Training v. Working Out and Coaches v. Trainers

I need to get this off of my chest.  I’m on a one man crusade to change the language of the gym, if only our own.  The fact is, I prefer the terms coach to trainer and training to working out.  I’ve been thinking about this for a while and finally this terminology has become a regular part of my vocabulary.  When I looked up the definitions there is certainly some overlap and gray area.  And sure it may be semantics but let me explain.


Working out, or the even more vague exercising, are not bad things.  I’m not trying to vilify those things.  They both involve a person moving their body which is arguably the single most important part in all of this.  However, working out, especially for Joe Average walking down the street, often means doing a bunch of random stuff that makes you sweaty and tired but without a lot of rhyme or reason.  There is likely a goal in mind but the exercise or exercises do not necessarily reflect that.  There may or may not be progressions, a specific exercise order or even a plan upon entering the gym each day.  Training to me is different and ideally the more appropriate terminology.  It does not have to be reserved for high level athletes.  All you need is some purpose and a plan and you are no longer working out all willy-nilly, you are thinking more long term and working toward a goal.  Each day builds on the last with the understanding that even if today isn’t the best, it’s a process.  Staying the course will pay dividends long term.  Again, exercising is fine.  Just save that for when you take the dog for a walk, not when you finally get that third chin up you’ve been working toward and in the process earned a body that you love and makes you more confident.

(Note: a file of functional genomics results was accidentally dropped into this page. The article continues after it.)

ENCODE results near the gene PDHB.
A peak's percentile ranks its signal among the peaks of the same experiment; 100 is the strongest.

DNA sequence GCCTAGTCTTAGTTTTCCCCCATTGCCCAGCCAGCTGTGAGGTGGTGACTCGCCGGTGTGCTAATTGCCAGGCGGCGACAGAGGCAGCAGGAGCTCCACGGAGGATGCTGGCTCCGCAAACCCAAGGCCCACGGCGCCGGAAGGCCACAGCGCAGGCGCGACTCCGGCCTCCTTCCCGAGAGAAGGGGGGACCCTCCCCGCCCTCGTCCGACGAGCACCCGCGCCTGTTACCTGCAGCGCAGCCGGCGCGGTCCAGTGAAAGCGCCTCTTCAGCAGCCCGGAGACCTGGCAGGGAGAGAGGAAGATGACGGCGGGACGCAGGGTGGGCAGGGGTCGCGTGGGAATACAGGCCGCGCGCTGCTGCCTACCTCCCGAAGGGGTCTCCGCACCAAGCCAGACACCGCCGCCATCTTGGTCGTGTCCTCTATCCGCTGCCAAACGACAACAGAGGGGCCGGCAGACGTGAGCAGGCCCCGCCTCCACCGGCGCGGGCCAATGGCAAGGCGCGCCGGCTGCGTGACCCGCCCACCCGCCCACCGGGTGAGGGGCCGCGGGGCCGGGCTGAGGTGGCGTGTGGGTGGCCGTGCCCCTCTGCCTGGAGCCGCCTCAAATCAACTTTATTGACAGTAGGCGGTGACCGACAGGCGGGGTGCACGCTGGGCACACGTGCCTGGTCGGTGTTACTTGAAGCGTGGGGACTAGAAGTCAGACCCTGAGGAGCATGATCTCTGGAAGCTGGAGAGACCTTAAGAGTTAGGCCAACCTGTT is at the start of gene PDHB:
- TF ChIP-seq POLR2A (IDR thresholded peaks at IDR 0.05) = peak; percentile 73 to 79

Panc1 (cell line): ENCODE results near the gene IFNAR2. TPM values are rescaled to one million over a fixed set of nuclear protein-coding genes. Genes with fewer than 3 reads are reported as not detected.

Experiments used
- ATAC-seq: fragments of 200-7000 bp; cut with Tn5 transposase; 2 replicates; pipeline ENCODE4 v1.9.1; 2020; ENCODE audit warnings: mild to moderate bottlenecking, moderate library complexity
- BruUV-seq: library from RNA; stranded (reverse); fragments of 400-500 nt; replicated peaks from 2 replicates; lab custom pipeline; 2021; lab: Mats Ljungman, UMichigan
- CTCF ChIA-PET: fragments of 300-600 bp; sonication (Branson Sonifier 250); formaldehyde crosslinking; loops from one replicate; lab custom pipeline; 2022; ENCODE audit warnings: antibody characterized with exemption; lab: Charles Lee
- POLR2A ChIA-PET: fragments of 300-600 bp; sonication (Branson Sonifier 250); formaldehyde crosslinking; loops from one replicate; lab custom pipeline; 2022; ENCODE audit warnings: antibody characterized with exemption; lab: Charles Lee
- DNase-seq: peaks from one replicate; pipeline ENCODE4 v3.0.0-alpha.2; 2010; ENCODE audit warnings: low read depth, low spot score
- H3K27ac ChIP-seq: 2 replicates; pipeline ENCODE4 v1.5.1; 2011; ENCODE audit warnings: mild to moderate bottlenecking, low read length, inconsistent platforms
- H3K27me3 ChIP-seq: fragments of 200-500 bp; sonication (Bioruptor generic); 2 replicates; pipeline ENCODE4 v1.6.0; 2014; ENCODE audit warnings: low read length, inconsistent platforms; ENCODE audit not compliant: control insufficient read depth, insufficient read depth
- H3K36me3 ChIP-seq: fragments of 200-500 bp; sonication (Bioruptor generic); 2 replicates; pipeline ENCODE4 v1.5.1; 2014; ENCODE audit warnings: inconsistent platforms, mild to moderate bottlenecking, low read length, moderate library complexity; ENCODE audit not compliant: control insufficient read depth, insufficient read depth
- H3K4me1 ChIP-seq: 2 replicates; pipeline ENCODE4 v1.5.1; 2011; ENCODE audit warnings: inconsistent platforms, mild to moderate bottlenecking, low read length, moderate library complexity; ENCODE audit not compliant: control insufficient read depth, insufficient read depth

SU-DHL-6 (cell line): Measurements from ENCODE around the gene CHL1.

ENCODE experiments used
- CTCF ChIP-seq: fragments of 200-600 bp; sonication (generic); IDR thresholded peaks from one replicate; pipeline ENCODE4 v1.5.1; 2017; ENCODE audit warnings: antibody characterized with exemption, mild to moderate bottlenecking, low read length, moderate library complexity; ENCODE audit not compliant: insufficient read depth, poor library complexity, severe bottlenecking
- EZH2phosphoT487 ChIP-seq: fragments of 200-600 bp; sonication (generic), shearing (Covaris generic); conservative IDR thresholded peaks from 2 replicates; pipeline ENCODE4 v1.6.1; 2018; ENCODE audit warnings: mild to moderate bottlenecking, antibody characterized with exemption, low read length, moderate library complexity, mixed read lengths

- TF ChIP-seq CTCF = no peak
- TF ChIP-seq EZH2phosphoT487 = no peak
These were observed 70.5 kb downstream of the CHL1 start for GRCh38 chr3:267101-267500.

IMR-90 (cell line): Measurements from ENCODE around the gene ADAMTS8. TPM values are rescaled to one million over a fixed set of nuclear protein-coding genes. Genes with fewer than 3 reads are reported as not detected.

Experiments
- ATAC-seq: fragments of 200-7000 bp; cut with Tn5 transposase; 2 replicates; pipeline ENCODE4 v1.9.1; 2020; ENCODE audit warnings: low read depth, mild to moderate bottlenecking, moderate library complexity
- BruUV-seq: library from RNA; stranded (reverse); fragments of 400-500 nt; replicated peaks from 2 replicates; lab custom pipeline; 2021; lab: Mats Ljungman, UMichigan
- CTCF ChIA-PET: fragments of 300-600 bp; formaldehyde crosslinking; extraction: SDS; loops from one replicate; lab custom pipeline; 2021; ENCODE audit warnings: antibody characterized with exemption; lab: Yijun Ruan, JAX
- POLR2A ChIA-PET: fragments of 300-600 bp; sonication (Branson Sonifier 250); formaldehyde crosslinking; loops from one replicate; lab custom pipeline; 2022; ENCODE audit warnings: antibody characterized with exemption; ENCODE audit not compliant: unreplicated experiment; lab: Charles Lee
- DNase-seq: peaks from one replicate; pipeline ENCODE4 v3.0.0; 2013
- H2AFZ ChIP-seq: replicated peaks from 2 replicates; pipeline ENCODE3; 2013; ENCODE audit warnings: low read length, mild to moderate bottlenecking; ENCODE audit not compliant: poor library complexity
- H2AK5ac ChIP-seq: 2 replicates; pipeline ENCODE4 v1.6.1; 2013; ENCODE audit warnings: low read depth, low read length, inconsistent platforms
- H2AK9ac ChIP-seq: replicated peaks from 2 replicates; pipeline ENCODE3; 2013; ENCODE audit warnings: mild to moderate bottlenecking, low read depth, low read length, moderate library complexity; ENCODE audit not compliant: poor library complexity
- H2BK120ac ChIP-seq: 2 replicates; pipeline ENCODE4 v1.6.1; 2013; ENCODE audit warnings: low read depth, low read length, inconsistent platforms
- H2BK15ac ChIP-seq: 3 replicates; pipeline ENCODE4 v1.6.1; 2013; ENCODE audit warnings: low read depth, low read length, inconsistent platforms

To me the term trainer, as opposed to coach, brings a couple thoughts to mind.  One is someone working with animals and teaching them tricks or how to behave.  Another is an athletic trainer, which is an appropriate term but more referring to the person often first on the scene of an injury to an athlete on the field, helping with recovery and therapy and/or taping your ankles for you.  As it relates to the gym, I think of a trainer as someone that might show you some things in the gym but probably doesn’t have a lot of experience and skill.  It doesn’t mean he or she is a bad person, just not very advanced.  Consider what thoughts the term coach evokes in your mind.  A entails more responsibility.  That person is a teacher, a leader and constantly working on his or her craft.  Again I prefer coach to trainer.  It my not be appropriate in every situation, just like training vs. working out, but discerning between the two is important to me.



I believe that the best gyms have coaches and their people train.  Goals may vary but there is at least some sort of plan, structure and reason for doing what you’re doing.  Working out is for both those that may have a goal but are unsure of the path and those that believe effort and sweat automatically equate to results, unaware if their effort is actually beneficial.

– Mike Baltren

1 thought on “Training v. Working Out and Coaches v. Trainers

  1. Moses Correa

    this is so true, thanks for sharing. AS Marty Gallegher says: " always have a plan when you are at the gym. Even if it is to not have a plan!"

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